day. They know one another well.
Minor British Landing in Italy
Repulsed, Nazi Radio Reports
400 Men Tried to Reach Coast, Germans Say;
London Is Skeptical of Announcement
By the Associated Press.
LONDON, Aug. 31.—The Ger
man radio declared today that
British troops attempted a minor
landing in Italy southeast of
Reggio Calabria across from
Sicily, but that it was ‘‘immedi
ately scotched.”
The German broadcast was re
corded by Reuters. No details were
Reggio Calabria lies just across
the strait of Messina from Sicily,
and a landing to the "southwest”
would have been on the very bot
tom of the toe of Italy.
The landing was attempted Sun
day by 400 men, the German broad-;
cast said.
The reports brought no official j
comment in London and were viewed
with skepticism.
It was felt here that if any land
ing was made it might have been a
small - scale, hit - and - run attack
against some enemy installation a
reconnaissance penetration or feint
to keep the enemy defenses on edge
and cover activities elsewhere.
No announcement was expected
from the Allied command.
Nazis Say Allies Are Making
New Invasion Preparations
STOCKHOLM, Aug. 31 m.—A
German Foreign Office military
spokesman told foreign correspond
ents in Berlin that the Allies were
making new invasion preparations
in the Mediterranean, dispatches to
the Swedish press said today.
The spokesman said fleets of
transports, invasion barges and
warships were being formed in
Eastern Tunisia, Sicily and Oran
and suggested that the Allies were
planning an attack on Southern
Italy or France. He added that
300,000 French troops were concen
trated at Oran.
Or Wounded During
Danish Rebellion
Uprising Crushed, but
Germans Now Face
Wave of Strikes
STOCKHOLM (/Pi.—German
armored patrols ruthlessly
shot Danes in the streets of
Copenhagen today as King
Christian X, in his first ap
pearance since the Nazis took
over Denmark Sunday, gave
what his people interpreted as
tacit approval of resistance to
the military dictatorship,
refugees escaping to Sweden
said tonight.
Br the Associated Press.
STOCKHOLM. Aug. 31.—Re
ports already received here from
Denmark indicated today at
least 2,000 persons were killed or
wounded in fighting which be
gan before dawn Sunday be
tween Danish soldiers, sailors
and civilians and the German oc
cupation army.
Having crushed the last vestiges
of the two-day old military revolt,
the haiassed German occupation
authorities were nevertheless fated
with a new threat in a series of
general strikes in nine Danish cities
against their dictatorship.
Despite conflicting reports, it w-as
not believed here that King Chris
tian X had abdicated.
With the monarch a prisoner
in Sorgenfri Castle, most of the
government members jailed or under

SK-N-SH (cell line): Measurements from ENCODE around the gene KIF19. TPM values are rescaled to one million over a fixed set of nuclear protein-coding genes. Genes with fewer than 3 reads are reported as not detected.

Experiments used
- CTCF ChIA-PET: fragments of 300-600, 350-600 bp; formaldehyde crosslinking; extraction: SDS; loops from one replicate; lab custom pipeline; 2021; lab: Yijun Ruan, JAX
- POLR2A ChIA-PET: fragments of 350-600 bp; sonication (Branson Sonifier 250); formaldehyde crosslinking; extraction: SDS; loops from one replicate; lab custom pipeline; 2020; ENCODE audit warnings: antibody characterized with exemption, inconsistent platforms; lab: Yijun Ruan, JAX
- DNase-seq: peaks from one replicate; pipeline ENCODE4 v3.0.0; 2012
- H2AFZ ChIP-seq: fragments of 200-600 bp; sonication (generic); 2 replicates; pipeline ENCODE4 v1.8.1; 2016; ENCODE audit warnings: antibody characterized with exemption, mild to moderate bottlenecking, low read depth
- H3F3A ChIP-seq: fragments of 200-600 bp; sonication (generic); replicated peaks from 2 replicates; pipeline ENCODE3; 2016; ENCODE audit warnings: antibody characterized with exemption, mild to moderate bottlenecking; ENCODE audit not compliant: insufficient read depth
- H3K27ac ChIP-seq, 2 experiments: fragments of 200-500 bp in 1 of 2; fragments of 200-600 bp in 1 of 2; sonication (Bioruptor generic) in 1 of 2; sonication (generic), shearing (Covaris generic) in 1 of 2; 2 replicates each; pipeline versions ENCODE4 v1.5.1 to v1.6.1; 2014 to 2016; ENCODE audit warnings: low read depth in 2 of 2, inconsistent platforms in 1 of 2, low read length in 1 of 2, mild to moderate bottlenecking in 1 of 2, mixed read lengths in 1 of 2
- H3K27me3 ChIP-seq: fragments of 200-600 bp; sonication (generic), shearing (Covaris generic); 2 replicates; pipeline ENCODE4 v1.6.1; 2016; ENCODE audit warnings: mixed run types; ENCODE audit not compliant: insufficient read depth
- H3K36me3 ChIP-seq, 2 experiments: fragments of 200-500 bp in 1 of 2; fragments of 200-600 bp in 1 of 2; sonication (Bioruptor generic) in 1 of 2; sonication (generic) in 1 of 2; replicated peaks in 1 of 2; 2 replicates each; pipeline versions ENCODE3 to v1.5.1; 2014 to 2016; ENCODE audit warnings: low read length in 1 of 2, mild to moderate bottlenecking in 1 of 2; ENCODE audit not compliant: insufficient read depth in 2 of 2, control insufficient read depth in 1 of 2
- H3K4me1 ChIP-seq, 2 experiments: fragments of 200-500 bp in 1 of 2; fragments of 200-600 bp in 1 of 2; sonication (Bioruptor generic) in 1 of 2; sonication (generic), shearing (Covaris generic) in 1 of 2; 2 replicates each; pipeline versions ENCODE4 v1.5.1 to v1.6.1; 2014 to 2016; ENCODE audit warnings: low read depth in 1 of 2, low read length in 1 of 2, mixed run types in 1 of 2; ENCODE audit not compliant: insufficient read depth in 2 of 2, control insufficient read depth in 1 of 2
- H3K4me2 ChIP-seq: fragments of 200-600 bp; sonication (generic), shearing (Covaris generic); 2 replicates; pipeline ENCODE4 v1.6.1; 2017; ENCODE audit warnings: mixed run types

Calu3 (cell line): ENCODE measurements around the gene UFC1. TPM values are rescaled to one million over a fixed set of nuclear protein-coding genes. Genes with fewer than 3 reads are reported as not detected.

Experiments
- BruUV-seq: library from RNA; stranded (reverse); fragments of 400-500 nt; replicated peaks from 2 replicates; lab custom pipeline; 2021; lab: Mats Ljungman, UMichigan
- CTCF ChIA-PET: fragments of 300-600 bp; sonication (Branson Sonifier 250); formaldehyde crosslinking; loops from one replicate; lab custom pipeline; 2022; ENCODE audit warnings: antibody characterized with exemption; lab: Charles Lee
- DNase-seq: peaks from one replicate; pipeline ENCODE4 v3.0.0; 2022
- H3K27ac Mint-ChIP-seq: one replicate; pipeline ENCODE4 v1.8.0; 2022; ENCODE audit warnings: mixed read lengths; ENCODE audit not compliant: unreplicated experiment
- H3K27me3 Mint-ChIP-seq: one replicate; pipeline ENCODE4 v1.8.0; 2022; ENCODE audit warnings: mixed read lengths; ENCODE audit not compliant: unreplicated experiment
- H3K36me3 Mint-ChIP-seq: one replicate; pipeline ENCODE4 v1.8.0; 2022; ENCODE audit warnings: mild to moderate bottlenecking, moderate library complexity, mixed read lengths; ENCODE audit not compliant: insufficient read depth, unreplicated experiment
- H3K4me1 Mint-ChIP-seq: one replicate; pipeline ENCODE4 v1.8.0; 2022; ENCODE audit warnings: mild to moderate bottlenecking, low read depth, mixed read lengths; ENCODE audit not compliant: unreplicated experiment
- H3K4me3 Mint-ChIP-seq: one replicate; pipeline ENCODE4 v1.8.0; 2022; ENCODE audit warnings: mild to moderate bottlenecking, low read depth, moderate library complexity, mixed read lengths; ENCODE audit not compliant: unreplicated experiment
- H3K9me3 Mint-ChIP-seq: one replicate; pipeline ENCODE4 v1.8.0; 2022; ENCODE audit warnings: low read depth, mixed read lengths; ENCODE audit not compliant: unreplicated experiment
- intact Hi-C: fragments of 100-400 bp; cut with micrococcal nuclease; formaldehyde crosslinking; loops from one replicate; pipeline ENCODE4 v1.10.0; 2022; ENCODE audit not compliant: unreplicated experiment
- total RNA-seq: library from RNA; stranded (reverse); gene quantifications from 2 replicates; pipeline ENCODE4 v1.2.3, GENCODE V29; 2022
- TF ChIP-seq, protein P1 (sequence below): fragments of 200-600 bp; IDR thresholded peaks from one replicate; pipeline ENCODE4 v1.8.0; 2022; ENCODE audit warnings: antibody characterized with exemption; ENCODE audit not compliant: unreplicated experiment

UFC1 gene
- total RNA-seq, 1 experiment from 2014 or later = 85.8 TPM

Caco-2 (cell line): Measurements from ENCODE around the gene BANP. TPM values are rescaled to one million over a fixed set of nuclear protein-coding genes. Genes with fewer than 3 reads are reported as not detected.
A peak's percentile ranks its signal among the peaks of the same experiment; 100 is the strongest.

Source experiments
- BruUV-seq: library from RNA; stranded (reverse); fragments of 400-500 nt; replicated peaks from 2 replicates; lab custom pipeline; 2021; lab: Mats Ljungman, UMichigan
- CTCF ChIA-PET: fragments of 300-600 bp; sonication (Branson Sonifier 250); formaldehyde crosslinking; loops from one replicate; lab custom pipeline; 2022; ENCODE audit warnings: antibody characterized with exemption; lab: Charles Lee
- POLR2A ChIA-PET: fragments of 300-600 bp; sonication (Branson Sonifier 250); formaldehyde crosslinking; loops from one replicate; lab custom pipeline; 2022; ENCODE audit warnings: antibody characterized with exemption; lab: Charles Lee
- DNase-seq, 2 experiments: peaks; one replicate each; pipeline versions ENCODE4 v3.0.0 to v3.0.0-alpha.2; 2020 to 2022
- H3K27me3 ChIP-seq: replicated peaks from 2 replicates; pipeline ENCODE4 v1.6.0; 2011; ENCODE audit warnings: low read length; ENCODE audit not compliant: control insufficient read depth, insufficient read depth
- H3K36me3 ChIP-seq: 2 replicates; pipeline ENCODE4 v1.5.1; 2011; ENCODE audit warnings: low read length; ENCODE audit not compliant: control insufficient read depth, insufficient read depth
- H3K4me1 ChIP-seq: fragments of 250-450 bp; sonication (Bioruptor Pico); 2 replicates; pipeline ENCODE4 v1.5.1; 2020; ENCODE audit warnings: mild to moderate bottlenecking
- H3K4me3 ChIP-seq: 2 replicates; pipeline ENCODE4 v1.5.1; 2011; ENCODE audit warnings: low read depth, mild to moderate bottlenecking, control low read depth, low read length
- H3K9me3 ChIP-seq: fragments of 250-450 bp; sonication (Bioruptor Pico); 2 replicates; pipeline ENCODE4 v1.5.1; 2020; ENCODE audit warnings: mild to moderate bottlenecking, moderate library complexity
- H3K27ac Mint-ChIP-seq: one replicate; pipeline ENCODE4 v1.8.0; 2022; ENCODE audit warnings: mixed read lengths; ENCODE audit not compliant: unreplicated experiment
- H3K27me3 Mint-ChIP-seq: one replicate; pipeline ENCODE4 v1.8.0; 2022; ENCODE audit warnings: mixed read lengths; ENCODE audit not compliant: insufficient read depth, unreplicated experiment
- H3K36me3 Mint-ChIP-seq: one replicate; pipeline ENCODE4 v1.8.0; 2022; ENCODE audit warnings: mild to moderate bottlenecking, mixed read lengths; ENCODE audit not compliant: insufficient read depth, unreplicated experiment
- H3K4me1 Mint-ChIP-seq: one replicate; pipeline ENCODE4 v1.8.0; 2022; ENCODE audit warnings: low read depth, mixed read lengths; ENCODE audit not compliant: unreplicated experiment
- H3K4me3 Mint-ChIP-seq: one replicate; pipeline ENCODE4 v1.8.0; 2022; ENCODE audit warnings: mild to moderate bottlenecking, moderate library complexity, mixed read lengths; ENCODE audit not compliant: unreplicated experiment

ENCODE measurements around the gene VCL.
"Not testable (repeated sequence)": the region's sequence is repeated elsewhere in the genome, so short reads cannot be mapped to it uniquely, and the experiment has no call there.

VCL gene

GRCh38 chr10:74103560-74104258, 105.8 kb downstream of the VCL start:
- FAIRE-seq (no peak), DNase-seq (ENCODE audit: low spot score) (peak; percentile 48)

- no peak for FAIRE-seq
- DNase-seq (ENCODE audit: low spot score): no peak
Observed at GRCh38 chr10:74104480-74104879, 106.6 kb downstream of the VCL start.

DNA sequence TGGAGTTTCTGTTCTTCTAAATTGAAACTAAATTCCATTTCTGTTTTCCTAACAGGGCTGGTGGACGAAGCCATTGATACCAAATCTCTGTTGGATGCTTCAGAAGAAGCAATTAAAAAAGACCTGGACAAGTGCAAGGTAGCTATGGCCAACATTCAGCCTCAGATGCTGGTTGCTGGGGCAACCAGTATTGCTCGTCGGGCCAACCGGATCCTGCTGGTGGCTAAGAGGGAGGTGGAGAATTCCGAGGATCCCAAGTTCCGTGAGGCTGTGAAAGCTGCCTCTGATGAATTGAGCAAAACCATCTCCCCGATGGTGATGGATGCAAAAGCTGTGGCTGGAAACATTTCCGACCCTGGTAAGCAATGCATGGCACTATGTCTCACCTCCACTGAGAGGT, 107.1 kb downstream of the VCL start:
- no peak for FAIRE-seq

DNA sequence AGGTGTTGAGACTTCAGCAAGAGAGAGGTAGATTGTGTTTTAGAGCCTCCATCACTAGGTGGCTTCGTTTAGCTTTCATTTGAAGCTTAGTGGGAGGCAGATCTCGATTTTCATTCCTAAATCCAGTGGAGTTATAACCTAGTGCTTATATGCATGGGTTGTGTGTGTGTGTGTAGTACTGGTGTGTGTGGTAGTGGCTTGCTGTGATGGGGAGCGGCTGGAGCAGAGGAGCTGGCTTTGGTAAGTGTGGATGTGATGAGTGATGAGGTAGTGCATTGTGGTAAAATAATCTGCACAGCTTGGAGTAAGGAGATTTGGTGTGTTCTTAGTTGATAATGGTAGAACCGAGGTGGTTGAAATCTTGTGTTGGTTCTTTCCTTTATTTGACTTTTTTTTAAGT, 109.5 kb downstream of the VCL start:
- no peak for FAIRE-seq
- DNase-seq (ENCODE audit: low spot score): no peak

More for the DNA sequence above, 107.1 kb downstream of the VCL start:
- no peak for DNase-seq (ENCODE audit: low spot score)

house arrest and scores of other
prominent Danes in prison, Lt. Gen.
Hermann von Hannecken moved to
tighten the German military grip
over the country bv rounding up all
Danish army and navy officers.
Gen. von Hannecken rushed
troops to areas where strikes were
reported paralyzing every type of
business. The cities affected were
Skagen, Jhoerning, Saeby, Aalborg,
Viborg. Aarhus, Grenaa, Fredercia
and Svenborg. Extraordinary ef
forts were taken to prevent spread
of the strikes to other industrial
Danes Undaunted by Threats.
The strikes indicated the Danes
were undaunted by threats of dras
tic penalties, including death, under
Gen. von Hannecken's martial law
decree instituted before dawn Sun
day, when he stripped the govern
ment of Premier Eric Scavenius of
all power and sent a Nazi captain to
tell King Christian, "You are my
With the sovereign and the gov
ernment, which resigned within a
few hours, apparently powerless,
Danish citizens living in Stockholm
expressed belief that political lead
<See DENMARKTPage A-4.)
Major League Games
(No Games.)
At Boston—
New York... 000 000 000— 0 4 1
Boston 010 140 OOj- i 8 1
Batteriei—Munro. Ftldm«n. Wit tit and
Lombardi; Andrews and Poland.
St. Louis at Pittsburgh—8:30 P.M.
Brooklyn at Philadelphia—9 P.M.
Chicago at Cincinnati—9 P.M.
Today's Home Runs
National League.
Nieman, Boston, 5th inning.
Lauchlin Currie Takes
OEW Executive Post
In New Shake-Up
Two Resignations and
Nine Appointments
Revealed by Crowley
Director Leo T. Crowley of the
Office of Economic Warfare to
day announced nine appoint
ments within the agency, in
cluding Lauchlin Currie, admin
istrative assistant to President
Roosevelt, as executive officer for
Mr. Currie has been lent to the
Mr. Crowley also formally ac
knowledged the resignations of
Morris S. Rosenthal, assistant direc
tor of OEW in charge of the Office
of Imports, and Monroe Oppen
heimer, general counsel.
The director expressed regret on
accepting the resignation of both of
the officials. Mr. Rosenthal re
signed presumably because of policy
differences with the director, while
Mr. Oppenheimer will return to pri
vate law practice.
Other appointments were:
Hugh B. Cox. assistant attorney
general, who will serve as general
counsel of OEW in place of Mr.